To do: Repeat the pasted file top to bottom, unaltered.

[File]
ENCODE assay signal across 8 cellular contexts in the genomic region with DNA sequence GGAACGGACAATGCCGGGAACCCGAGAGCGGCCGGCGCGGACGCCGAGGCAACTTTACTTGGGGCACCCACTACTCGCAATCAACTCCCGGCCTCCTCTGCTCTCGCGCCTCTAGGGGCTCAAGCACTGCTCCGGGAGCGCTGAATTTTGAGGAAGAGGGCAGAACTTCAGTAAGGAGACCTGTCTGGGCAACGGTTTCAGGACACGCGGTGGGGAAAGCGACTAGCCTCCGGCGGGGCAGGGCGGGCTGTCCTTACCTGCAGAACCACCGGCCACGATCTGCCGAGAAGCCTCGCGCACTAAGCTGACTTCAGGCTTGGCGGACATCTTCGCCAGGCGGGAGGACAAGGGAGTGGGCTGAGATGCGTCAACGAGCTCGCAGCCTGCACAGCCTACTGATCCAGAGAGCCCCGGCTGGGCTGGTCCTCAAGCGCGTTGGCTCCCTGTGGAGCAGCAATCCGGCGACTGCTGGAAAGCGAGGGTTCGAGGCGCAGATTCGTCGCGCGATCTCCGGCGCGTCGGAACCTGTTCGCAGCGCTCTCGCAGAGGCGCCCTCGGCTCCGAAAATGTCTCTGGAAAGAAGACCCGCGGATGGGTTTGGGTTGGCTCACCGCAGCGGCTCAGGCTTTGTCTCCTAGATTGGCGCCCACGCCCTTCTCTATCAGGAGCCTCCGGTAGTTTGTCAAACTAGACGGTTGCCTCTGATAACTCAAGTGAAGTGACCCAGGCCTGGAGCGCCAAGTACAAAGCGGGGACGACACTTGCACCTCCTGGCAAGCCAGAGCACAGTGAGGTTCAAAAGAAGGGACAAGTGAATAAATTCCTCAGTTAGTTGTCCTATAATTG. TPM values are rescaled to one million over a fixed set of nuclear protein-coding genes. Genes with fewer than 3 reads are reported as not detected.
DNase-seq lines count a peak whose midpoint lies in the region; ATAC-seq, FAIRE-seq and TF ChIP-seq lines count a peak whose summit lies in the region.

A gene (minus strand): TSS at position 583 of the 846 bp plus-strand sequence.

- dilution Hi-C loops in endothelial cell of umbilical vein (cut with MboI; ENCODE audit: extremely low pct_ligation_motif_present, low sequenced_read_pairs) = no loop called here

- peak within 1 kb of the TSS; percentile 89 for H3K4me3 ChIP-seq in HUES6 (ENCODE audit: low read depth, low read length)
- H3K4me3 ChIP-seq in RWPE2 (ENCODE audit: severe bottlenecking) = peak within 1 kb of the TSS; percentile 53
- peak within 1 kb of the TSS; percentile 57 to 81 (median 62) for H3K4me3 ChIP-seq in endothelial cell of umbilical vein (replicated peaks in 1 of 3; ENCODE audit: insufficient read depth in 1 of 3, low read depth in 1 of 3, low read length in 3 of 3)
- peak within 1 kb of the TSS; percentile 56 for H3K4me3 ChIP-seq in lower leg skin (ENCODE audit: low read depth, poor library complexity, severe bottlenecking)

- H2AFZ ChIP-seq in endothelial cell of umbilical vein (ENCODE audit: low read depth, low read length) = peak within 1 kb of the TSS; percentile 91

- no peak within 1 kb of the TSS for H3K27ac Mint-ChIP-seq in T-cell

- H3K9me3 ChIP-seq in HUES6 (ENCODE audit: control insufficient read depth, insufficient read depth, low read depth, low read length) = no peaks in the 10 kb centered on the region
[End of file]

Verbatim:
ENCODE assay signal across 8 cellular contexts in the genomic region with DNA sequence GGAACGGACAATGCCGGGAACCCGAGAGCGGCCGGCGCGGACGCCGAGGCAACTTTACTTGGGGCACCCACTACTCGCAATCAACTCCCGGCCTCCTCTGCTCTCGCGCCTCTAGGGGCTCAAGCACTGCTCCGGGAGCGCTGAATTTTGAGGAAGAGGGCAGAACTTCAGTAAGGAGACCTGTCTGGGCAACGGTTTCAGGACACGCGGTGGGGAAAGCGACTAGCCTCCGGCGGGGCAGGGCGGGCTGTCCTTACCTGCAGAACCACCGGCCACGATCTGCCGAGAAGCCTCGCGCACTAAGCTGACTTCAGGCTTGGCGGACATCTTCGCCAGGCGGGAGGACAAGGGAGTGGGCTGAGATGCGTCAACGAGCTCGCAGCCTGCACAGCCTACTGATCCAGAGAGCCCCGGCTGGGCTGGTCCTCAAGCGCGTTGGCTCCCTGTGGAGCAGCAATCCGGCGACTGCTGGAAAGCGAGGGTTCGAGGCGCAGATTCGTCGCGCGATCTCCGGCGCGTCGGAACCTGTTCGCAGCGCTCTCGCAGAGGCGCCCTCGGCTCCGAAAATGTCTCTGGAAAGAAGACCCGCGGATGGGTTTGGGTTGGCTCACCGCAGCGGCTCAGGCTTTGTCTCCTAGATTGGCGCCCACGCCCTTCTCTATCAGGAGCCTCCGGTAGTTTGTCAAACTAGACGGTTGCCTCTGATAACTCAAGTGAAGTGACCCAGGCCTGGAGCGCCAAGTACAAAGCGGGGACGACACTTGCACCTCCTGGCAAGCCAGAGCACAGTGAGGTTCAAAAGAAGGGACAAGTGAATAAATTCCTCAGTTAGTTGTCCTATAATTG. TPM values are rescaled to one million over a fixed set of nuclear protein-coding genes. Genes with fewer than 3 reads are reported as not detected.
DNase-seq lines count a peak whose midpoint lies in the region; ATAC-seq, FAIRE-seq and TF ChIP-seq lines count a peak whose summit lies in the region.

A gene (minus strand): TSS at position 583 of the 846 bp plus-strand sequence.

- dilution Hi-C loops in endothelial cell of umbilical vein (cut with MboI; ENCODE audit: extremely low pct_ligation_motif_present, low sequenced_read_pairs) = no loop called here

- peak within 1 kb of the TSS; percentile 89 for H3K4me3 ChIP-seq in HUES6 (ENCODE audit: low read depth, low read length)
- H3K4me3 ChIP-seq in RWPE2 (ENCODE audit: severe bottlenecking) = peak within 1 kb of the TSS; percentile 53
- peak within 1 kb of the TSS; percentile 57 to 81 (median 62) for H3K4me3 ChIP-seq in endothelial cell of umbilical vein (replicated peaks in 1 of 3; ENCODE audit: insufficient read depth in 1 of 3, low read depth in 1 of 3, low read length in 3 of 3)
- peak within 1 kb of the TSS; percentile 56 for H3K4me3 ChIP-seq in lower leg skin (ENCODE audit: low read depth, poor library complexity, severe bottlenecking)

- H2AFZ ChIP-seq in endothelial cell of umbilical vein (ENCODE audit: low read depth, low read length) = peak within 1 kb of the TSS; percentile 91

- no peak within 1 kb of the TSS for H3K27ac Mint-ChIP-seq in T-cell

- H3K9me3 ChIP-seq in HUES6 (ENCODE audit: control insufficient read depth, insufficient read depth, low read depth, low read length) = no peaks in the 10 kb centered on the region